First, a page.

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Saturday, April 17, 2021

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 Diane Ravitch's blog | A site to discuss better education for all

A site to discuss better education for all

Steven Singer: Diversity is the Most Important Reason to Save Public Schools
Steven Singer, a teacher in Pennsylvania, explains what is most important to him in public education: Diversity is the Most Important Reason to Save Public Schools Public schools are under attack. So what else is new? It’s been so since the first moment the institution was suggested in this country by revolutionaries like Thomas Jefferson: “Education is here placed among the articles of public ca


What I Said About NCLB and Standardized Testing a Decade Ago
In 2011, I was interviewed by Terri Gross on “Fresh Air,” her NPR program. When my book The Death and Life of the Great American School System : How Testing and Choice Are Undermining Education. When it was published, there was quite a lot of speculation about why I changed my views. Apparently, no one ever has a change of mind or heart. I have been consistent over the years in admitting that I w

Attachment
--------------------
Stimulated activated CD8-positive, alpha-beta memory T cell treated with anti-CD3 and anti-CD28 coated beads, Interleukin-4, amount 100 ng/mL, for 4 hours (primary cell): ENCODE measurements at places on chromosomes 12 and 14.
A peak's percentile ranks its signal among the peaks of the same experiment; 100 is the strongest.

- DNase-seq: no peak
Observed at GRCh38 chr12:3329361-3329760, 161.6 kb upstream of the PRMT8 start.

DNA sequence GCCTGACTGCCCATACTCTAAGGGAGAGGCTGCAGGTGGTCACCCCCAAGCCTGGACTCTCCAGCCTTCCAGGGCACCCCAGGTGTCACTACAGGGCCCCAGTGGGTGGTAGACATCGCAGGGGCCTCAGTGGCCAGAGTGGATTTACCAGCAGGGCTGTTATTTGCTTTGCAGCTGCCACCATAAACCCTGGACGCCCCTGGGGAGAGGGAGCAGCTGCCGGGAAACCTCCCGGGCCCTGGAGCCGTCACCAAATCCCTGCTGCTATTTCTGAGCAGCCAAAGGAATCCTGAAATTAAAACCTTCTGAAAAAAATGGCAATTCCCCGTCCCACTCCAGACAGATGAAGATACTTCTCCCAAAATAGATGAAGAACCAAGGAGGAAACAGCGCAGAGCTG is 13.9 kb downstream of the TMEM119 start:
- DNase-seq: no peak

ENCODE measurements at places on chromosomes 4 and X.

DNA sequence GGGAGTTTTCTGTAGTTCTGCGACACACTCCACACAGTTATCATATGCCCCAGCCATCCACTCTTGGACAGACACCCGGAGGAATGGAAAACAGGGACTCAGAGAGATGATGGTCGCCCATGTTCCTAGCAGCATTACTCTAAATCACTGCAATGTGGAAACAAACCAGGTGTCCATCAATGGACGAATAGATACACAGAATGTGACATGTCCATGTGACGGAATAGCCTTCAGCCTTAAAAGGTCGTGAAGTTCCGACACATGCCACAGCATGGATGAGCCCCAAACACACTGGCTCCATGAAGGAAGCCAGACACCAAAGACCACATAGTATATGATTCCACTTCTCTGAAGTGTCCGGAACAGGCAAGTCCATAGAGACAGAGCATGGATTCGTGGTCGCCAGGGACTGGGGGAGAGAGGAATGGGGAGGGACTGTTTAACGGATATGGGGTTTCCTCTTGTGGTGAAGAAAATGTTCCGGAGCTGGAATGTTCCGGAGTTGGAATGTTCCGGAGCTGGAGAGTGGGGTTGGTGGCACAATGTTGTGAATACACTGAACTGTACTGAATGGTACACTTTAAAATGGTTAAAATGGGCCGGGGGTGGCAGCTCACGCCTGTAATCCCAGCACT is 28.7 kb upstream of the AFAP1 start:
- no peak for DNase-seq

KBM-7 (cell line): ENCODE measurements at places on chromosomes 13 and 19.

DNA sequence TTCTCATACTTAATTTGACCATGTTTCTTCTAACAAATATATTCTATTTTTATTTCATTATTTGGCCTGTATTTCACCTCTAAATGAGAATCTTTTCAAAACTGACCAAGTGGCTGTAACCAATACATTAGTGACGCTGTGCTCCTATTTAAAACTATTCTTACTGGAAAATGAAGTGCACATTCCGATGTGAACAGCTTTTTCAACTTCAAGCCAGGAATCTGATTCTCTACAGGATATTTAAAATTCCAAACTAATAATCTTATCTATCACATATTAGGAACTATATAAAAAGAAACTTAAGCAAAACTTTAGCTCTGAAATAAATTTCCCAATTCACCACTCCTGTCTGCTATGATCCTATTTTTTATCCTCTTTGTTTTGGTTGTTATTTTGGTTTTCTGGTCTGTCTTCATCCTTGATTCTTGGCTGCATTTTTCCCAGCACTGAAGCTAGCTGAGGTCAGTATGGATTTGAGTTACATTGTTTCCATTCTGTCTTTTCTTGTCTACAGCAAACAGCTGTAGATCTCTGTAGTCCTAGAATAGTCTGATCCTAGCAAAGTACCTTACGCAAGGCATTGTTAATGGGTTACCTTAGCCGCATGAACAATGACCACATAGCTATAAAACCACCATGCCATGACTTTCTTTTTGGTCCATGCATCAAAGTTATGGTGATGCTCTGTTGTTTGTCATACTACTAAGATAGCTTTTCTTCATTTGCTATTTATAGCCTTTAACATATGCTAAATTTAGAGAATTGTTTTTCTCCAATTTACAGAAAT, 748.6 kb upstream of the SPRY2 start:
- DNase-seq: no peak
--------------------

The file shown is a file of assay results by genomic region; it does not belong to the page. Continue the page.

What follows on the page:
Speduktr: We All Pay for Public Services and Public Goods, for Our Common Benefit
The privatization movement is built on the ideology of “a backpack full of cash.” Give the money to the family and let them spend it where and how they want. The money is not actually in the child’s backpack, but handed out to families to spend as they wish. If they want their child to attend a religious school or a private school or a for-profit school or a virtual charter school or home school,

APR 15

Laura Chapman: The Growth of the EdTech Biz
Laura Chapman is a retired arts educator and a tireless researcher. After she read a post about the disappointing history of education technology and its constant self-promotion, she wrote a post about the current frenzy to buy and build new forms of education technology for the classroom. While most parents and teachers will welcome the return to full-time, face-to-face instruction, many entrepr
Tom Ultican: Why I Support Public Education
Tom Ultican explains why he spends so much of his time fighting for public schools. The original cause for my supporting public education was that my rancher father married a school teacher. Growing up on a southern Idaho ranch, I learned many philosophical and theoretical reasons for supporting the establishment and maintenance of public schools from my mother. However, it was from watching mom
My Signal Contribution to the U.S. Department of Education
When I served in the George H.W. Bush administration, I was Assistant Secretary for the Office of Educational Research and Improvement. OERI, as it was then called, had almost no discretionary money. There was very little opportunity for any initiatives, which may have been a good thing at that time. I became very involved in advocacy for national standards, which I now regret. I also spoke up fo